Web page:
Closure of Childcare Vouchers

In response to a campaign about the closure of childcare vouchers, David said:

"I share the belief that childcare is a vital provision that helps children and families across this country. I am glad that the Government is investing more in childcare than ever before.

Tax-Free Childcare will be available to over 2 million households to help with the cost of childcare. Working parents will be able to apply via an online childcare account, and access up to £2,000 per child, or £4,000 for disabled children. Everyone who earns at least £120 per week on average, but doesn't exceed £100,000 per annum, can apply for the scheme, which is fairer and better targeted than vouchers.

The Childcare voucher scheme is only offered by a minority of employers and self-employed parents are unable to access them. Therefore Tax-Free Childcare is fairer and more accessible to parents. Additionally, support will be paid per child rather than per parent, so lone parent households will now get as much support as those with more than one parent.

In addition to Tax-Free Childcare, 30 hours of free childcare per week is available for working parents of three and four year olds in England. There is also now more generous support available for parents who receive support under Universal Credit instead, who are able to claim up to 85 per cent of childcare costs."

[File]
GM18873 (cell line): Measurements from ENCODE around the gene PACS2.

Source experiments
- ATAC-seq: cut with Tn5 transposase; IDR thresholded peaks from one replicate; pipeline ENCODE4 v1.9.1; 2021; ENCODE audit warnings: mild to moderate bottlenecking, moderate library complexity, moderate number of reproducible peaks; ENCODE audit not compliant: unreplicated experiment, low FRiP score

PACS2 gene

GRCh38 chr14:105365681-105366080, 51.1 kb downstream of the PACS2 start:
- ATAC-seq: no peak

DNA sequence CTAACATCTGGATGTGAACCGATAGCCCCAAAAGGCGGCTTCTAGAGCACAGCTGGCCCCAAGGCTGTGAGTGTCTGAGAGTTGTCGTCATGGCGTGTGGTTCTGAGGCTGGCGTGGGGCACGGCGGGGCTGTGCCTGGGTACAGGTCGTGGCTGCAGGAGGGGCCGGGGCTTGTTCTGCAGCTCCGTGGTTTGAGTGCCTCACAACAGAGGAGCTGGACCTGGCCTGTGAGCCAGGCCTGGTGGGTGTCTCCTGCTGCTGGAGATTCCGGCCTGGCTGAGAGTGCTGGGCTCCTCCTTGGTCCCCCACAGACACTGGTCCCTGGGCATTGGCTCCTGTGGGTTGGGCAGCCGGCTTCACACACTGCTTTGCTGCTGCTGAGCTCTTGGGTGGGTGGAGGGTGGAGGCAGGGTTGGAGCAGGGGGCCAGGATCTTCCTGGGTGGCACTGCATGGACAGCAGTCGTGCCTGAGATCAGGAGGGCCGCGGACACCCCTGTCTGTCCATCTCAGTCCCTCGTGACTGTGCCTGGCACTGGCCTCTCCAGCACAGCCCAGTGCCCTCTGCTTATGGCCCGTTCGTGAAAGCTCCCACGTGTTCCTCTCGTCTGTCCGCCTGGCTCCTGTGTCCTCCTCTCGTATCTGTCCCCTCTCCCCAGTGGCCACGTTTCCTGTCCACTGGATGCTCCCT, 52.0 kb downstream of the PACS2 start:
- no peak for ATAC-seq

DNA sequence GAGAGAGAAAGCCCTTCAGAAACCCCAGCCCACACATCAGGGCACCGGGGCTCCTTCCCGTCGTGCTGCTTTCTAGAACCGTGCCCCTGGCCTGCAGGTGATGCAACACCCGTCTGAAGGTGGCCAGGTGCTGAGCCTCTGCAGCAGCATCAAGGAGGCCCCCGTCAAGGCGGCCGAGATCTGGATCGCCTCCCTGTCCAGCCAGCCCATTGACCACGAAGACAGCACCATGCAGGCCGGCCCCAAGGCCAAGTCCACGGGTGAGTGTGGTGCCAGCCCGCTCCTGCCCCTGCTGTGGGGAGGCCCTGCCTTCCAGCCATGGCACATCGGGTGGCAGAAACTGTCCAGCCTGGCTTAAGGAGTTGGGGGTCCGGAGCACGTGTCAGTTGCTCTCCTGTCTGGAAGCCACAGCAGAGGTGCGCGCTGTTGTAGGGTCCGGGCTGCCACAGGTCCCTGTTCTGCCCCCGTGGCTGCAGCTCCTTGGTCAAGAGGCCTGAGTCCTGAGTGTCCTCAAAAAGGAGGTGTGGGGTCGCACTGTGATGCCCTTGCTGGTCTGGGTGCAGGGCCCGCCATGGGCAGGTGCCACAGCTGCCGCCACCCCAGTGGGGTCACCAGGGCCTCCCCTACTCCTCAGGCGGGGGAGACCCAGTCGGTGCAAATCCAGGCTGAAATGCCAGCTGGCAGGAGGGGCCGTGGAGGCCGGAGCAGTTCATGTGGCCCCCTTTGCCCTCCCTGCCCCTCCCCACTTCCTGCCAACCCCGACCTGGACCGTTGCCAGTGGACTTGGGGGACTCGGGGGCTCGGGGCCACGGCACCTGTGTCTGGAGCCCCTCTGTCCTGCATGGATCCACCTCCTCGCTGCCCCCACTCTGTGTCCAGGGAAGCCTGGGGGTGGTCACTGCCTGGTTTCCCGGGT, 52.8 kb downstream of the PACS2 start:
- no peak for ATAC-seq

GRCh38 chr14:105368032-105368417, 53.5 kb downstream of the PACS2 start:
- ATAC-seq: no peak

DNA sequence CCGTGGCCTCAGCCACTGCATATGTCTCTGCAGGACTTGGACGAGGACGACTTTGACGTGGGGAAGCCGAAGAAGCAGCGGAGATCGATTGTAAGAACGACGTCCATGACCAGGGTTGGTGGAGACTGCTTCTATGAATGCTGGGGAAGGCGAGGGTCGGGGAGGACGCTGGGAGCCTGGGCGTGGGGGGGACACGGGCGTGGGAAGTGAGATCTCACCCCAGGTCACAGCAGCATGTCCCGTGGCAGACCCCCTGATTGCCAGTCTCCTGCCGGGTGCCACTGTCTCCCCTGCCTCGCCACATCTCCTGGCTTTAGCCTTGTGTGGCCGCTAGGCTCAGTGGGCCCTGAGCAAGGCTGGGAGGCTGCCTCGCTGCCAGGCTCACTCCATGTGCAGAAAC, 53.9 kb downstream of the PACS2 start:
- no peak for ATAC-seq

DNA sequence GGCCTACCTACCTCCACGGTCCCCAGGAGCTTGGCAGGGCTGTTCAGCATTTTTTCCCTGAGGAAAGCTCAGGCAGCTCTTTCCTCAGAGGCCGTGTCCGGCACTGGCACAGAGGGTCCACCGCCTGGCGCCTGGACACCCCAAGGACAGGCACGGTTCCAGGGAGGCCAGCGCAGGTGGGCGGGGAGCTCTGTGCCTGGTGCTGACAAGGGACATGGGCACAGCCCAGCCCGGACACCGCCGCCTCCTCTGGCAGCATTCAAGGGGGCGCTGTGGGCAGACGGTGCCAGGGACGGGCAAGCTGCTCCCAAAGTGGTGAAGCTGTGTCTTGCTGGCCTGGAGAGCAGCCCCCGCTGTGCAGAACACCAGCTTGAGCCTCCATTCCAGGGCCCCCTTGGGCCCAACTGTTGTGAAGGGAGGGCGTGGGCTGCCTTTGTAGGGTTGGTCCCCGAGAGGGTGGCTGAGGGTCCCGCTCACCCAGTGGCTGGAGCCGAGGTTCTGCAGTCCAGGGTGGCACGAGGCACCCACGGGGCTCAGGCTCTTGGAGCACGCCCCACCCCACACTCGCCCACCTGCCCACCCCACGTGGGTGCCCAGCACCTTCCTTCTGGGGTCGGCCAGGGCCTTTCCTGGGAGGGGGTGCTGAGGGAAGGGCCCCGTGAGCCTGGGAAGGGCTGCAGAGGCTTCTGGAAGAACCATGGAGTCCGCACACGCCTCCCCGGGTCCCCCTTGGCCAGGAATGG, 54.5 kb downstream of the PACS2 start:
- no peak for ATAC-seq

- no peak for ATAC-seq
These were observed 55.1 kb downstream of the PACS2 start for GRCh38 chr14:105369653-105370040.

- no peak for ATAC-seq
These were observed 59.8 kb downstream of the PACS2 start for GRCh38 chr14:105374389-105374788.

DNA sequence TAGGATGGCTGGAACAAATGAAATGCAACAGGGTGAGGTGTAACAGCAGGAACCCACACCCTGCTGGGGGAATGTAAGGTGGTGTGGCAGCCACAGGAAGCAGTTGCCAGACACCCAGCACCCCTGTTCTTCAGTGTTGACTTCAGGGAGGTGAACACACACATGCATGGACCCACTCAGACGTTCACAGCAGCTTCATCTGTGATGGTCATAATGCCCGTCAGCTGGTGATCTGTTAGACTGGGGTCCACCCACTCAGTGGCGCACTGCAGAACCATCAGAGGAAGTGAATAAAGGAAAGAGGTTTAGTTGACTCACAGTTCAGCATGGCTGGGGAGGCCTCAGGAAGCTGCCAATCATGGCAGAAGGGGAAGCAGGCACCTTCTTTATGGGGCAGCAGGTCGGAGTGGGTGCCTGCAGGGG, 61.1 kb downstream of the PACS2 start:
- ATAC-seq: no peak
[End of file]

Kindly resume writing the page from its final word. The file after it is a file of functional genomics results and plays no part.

Care Homes

In response to the campaign on the quality of care homes, David said:

"Caring for the elderly is one of the most significant challenges facing our ageing society. The independent Care Quality Commission (CQC) holds our care system to the highest possible standards, and has recently completed a comprehensive survey of social care in England.

I am encouraged by the latest report from the CQC, which has found that, despite financial pressure, four out of five adult social care services in England were rated as good or outstanding. The CQC report has, however, highlighted areas for concern, such as the regional disparity in quality of care and the rate of improvement of care services.

I support the Chancellor’s announcement in the 2017 Spring Budget to invest an additional £2 billion in 2017-18 and 2019-20 to aid councils in England to improve social care and relieve pressure on the rest of the NHS. This funding will be supplemented by measures to rapidly improve those areas most in need of improvement. Over the following three years, councils will have access to £9.25 billion funding for social care.

Whilst it is clear that money alone will not solve all the difficulties faced by our care sector, I support the Government’s real-terms increase in funding for social care. Furthermore, the Department of Health is implementing Quality Matters, a vital scheme committed to improving the care sector for patients, families, and carers alike."

More information about the campaign can be found here.